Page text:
The Neues Museum (New Museum), the latest museum to benefit from the renovation programme on the Museumsinsel, first opened in Berlin in 1850. Built to display a collection of Egyptian artefacts as well as ethnographic, prehistoric and early historic collections, it was at the time the solution to a lack of storage space in the Altes Museum (Old Museum). Wartime damage and economic shortage kept the building shut for decades, until its long-awaited re-opening tomorrow.
Frederick William IV ordered the construction of the museum in 1841. Like the other four museums on the Island, it is a model of neoclassicism and museology in the 19th century. Friedrich August Stler, student of Altes Museum architect Karl Friedrich Schinkel, drew the plans. Due to the crumbly nature of the grounds, the museum is supported by more than 2000 piles. The setting of those deep, drilled foundations was at the time nearly unprecedented, making the construction of the monument a milestone in the history of both architecture and technology.
At the turn of the 19th century, the museum notably hosted gigantic casts of significant Egyptian statues. Making casts used to be a popular method in archaeology whereby researchers on the ground would mould significant findings before shipping the reproduction back to Europe. It allowed for closer study once the expedition was over.
German Egyptologists were particularly knowledgeable and respected the world round. It is thanks to one of them, Ludwig Borchardt, that the famous bust of Nefertiti can be exhibited in the newly reopened Neues Museum.
The Neues and Nazi Egyptology
When Hitler and the Nazis rose to power, a number of Egyptologists chose to follow the official programme. According to Thomas Schneider, a Professor at the University of British Columbia specialised in the fate of Egyptology under the Nazi regime, some of them did not hesitate to attribute Fuhrer-like behaviour to pharaohs.
Hitler showed a strong interest in Egyptian antiquity, and even tried to warp history. His plans for a revamped Berlin included a new museum in which his bust and Nefertitis would be close. He also vetoed the return of the Egyptian queens bust to Cairo.
The Neues Museum was closed in 1939. During World War II, the building suffered serious and extensive damage. Parts of it were in such state of ruin that they had to be destroyed in the 1950s. The museum was mostly a shell, used by the other four museums as a storage area.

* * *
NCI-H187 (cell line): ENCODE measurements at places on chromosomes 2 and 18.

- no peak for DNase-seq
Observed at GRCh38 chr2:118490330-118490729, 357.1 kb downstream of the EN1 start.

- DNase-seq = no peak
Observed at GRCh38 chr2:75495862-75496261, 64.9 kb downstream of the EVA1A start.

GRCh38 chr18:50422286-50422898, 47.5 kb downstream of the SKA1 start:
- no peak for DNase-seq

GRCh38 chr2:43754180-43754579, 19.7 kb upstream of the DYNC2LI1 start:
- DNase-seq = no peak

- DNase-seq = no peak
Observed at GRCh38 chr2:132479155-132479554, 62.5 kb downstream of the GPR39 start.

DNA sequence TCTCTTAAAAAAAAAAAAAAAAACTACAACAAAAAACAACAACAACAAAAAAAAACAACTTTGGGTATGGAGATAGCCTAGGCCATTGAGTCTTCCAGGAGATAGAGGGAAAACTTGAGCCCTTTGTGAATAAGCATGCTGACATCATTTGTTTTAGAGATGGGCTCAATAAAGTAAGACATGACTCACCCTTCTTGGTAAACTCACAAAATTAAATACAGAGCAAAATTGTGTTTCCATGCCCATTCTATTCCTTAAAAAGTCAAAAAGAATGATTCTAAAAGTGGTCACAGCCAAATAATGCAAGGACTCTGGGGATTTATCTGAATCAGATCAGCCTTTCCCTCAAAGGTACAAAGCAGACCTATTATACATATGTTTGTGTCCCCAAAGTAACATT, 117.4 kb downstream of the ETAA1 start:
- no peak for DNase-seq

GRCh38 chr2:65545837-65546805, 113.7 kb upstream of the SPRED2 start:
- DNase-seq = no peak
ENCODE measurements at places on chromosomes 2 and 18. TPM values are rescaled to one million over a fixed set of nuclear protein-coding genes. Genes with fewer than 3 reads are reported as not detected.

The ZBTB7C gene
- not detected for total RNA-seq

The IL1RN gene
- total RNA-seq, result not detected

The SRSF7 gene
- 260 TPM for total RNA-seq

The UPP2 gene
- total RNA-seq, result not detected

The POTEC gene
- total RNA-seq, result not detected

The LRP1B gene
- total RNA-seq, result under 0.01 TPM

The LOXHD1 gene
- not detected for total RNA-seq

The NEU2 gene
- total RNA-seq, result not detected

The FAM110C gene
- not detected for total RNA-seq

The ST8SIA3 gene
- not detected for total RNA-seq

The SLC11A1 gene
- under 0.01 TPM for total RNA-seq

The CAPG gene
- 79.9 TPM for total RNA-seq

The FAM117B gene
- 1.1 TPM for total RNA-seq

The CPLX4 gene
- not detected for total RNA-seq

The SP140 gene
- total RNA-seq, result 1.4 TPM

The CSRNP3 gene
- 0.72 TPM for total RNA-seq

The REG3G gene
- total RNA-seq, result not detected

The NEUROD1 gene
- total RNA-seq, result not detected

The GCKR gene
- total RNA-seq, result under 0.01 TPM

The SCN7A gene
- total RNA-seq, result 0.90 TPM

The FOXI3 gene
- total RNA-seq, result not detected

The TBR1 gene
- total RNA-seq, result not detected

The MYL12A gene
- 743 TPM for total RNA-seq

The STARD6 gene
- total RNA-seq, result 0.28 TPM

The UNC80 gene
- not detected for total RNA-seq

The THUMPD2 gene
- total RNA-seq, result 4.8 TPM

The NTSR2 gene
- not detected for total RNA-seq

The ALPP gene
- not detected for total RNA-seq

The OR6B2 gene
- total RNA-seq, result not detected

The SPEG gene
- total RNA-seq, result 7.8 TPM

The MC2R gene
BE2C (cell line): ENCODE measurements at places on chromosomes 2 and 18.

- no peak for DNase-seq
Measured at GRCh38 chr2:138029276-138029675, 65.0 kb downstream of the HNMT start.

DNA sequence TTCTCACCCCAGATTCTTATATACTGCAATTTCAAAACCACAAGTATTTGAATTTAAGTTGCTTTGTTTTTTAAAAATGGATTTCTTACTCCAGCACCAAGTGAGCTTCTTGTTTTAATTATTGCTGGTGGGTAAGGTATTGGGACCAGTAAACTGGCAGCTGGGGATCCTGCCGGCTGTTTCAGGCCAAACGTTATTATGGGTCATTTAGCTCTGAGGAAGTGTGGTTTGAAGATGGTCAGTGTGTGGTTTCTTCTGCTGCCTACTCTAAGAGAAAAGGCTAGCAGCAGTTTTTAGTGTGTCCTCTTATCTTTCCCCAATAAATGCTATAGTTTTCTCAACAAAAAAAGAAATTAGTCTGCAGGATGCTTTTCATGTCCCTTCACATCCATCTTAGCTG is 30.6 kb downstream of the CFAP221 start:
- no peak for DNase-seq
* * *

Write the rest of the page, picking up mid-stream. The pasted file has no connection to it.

Parts of the collection were also destroyed during air raids and fires between 1943 and 1945. Many of the casts, transferred to Berlins University, disappeared during the war. Most objects however were safely stored away. The most gigantic artefacts, difficult to move because of their size, were partially protected by sand bags.
Museums on Museumsinsel have been gradually renovated since the end of the war. Reconstruction of the Neues Museum however was held back by the economic shortages of East Germany, and so did not undergo proper reconstruction before the 1980s.
In 1997, two years before Museum Island was added to the UNESCO World Heritage List, architect David Chipperfield won an international competition to rebuild the museum. The restoration cost an estimated 200 million.
The famous bust of Nefertiti will surely be the most controversial, and famous, artefact on display. However, there new museum is home to a great collection of artefacts, including the intruiging ‘Berlin Golden Hat’ – a cone-line structure bearing astonomical symbols.
According to Associated Press, Chipperfield strove to include as much original material that survived wartime bombing and decades of exposure to the weather as possible. This includes a faux-Egyptian painted ceiling hangs over a room dedicated to the history of Egyptology and sarcophagi are exhibited below 19th-century murals depicting scenes from the Nile Valley.
The inauguration of the Neues Museum by Angela Merkel today will mark the first time all five museums are open to the public in seventy years.